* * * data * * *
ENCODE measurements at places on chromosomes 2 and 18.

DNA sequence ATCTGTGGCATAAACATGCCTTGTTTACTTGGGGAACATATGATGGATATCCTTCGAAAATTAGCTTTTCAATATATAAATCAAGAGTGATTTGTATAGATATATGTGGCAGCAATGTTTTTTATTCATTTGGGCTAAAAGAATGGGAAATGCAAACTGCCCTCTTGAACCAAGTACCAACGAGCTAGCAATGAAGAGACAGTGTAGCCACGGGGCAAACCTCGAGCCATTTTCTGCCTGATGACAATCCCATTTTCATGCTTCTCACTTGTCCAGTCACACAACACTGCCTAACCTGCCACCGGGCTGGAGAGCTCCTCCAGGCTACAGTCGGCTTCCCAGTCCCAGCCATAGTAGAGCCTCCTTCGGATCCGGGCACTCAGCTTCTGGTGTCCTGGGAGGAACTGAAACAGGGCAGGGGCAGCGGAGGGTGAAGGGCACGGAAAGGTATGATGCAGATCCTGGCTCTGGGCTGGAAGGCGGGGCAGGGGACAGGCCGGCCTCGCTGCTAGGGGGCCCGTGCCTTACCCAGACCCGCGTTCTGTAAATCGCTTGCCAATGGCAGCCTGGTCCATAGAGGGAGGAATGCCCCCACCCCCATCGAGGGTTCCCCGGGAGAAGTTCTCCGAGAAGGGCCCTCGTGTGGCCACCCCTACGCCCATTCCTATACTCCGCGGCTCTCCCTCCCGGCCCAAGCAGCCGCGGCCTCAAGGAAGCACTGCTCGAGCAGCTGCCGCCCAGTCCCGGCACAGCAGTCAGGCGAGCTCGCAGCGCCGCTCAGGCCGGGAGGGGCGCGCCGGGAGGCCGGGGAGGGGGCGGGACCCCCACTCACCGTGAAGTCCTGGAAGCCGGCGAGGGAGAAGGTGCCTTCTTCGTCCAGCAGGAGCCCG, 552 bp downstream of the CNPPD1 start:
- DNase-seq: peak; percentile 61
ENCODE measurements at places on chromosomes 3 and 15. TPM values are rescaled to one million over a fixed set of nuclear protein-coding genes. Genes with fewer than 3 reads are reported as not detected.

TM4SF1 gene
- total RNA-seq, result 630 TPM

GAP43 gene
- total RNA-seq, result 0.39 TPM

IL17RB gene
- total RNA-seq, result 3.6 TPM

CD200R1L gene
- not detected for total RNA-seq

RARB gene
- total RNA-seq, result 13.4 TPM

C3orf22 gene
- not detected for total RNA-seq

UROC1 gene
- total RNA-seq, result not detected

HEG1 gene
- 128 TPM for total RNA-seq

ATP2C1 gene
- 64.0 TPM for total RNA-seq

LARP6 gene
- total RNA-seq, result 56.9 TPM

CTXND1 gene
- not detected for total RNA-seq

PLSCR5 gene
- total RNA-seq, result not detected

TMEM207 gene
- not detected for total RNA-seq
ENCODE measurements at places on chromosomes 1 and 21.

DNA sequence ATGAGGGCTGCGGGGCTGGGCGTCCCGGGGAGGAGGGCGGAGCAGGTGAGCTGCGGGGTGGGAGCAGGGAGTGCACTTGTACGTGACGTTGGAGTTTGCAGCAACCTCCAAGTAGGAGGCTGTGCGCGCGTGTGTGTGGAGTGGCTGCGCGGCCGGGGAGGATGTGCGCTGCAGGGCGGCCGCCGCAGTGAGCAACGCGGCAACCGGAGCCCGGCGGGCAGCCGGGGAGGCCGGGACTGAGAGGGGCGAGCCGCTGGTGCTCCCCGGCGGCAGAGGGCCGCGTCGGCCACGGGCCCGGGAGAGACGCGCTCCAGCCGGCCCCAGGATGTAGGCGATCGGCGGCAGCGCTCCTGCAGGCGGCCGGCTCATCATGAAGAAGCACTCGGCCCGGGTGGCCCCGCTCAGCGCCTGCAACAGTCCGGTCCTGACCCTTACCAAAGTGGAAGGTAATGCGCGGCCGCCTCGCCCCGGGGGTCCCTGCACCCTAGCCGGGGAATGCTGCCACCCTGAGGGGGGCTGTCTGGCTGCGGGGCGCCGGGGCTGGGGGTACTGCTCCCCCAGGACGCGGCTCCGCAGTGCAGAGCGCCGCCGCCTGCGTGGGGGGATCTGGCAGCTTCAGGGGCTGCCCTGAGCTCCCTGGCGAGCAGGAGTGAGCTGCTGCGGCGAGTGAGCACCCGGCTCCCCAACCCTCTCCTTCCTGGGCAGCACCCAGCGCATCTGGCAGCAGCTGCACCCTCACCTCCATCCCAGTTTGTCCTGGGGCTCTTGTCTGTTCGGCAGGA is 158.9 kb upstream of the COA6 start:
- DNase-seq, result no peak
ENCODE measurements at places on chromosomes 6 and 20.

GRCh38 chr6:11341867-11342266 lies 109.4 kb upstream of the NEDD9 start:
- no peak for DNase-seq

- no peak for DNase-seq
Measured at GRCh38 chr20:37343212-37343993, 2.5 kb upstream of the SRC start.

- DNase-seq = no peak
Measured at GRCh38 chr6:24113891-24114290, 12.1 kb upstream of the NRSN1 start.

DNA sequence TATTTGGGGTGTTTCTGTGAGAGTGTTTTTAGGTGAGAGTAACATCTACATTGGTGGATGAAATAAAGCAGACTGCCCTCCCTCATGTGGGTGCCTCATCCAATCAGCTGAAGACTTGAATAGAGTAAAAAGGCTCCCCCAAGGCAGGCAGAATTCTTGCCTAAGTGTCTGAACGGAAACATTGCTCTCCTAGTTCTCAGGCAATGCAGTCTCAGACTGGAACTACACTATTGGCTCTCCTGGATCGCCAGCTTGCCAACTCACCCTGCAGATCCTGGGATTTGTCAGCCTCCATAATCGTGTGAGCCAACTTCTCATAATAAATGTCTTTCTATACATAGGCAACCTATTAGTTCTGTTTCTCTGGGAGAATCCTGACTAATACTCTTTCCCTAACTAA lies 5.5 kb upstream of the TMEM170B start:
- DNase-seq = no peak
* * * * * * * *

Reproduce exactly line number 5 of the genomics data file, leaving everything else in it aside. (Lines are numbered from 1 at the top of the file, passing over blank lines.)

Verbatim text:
TM4SF1 gene